"While the company [Conde Nast] lifestyle is lavish, the company culture is fearful." Dominique Browning, Chapter 1 in 2010 book "Slow Love: How I Lost My Job Put On My Pajamas & Found Happiness." Here you can order it from Amazon.com.
For about 10 years Dominique Browning managed to make it in a glam field: Editor-in-Chief at Conde Nast title House & Garden. Doing that, she knew, required being an astute game player. When the gig vanished, she took the time to decide what new way she wanted to live her life. What she accomplished in her book was confirming that making in big in glamour industries requires more than talent.
Before the members of the Class of 2018 select their majors and begin concrete career planning (nailing down internships) they should read "Slow Love." What game do they want to get into?
And before those already in those fields declare themselves "failures, they should consider if they want to overhaul how they are playing the game. By embracing a new set of values and behaviors they could begin to get ahead. They might not make it to the top of the food chain. However, they could gain access to more of the high compensation and perks in glam.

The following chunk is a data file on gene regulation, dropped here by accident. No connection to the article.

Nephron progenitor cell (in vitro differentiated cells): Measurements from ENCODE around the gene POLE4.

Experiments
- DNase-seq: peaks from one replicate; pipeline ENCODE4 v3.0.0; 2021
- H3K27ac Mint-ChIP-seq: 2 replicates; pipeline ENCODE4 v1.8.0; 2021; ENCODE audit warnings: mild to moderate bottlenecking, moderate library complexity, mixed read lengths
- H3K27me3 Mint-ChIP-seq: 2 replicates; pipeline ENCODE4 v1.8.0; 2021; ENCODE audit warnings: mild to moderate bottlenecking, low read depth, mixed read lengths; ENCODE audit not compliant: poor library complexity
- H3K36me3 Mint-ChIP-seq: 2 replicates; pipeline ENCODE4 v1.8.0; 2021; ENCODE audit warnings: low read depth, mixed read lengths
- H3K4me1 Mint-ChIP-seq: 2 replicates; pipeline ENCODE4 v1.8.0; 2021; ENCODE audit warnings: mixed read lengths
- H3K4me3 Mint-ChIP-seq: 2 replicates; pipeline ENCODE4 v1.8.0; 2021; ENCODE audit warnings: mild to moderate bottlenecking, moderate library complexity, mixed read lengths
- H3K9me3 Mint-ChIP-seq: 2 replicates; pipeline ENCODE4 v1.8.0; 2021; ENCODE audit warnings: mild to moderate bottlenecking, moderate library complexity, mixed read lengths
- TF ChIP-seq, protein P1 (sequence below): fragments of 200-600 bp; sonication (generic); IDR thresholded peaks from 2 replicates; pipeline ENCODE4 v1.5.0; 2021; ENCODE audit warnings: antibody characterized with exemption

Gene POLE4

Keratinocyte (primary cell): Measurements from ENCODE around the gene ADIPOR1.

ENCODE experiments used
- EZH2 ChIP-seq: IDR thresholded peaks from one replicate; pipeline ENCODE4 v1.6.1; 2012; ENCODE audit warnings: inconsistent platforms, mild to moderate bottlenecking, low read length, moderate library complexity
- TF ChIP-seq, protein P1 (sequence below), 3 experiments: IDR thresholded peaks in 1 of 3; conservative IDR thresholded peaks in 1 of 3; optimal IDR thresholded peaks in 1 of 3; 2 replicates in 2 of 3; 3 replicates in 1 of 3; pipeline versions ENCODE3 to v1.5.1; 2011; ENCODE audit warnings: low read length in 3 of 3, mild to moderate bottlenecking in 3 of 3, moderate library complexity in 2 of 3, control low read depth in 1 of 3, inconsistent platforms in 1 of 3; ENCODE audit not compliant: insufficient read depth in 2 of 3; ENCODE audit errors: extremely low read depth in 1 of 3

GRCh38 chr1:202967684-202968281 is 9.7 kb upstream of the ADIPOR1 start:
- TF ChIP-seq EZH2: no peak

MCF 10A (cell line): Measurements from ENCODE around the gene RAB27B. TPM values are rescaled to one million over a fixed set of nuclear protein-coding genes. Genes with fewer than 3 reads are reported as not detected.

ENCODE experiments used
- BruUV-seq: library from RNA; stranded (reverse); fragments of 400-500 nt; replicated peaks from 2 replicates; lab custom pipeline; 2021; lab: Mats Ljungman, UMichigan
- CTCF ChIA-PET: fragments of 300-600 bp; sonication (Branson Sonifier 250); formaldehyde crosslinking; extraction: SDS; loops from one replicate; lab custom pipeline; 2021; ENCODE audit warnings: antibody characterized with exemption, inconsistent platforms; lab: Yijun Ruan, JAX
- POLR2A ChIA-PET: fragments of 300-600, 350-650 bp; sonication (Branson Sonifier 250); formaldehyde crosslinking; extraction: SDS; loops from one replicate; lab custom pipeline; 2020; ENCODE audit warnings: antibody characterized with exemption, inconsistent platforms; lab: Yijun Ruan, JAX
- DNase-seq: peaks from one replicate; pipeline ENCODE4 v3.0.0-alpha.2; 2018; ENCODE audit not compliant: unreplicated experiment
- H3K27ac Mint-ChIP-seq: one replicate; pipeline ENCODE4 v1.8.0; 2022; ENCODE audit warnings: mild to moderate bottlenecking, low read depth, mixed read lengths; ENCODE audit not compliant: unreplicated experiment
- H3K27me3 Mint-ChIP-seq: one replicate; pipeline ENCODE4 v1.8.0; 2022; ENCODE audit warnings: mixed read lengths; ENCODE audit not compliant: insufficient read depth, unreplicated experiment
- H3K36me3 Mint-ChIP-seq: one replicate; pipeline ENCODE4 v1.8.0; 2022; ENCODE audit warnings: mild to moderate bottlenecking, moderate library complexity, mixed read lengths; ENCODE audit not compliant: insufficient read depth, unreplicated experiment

No, it's not too late to do course correction. That's the beauty of the American brand of capitalism. We can jump in at any time, at any stage of our careers and at any age and start the right moves.
A Baby Boomer colleague who was cut loose from a glam field made it his business to operate his own business in exactly the ways the game requires. "I made mistakes as an employee, being nice," he confided to me. Currently he keeps score on what favors he does and which are returned. In his industry which is full of fear he has become feared.
On the other hand, he is the same sweet guy in personal relationships. It's mandatory to set up a support system totally separate from work. That's where we go to nurture the human in us. The money and other goodies we generate by being a ferocious animal on the playing field nurture our capitalist side.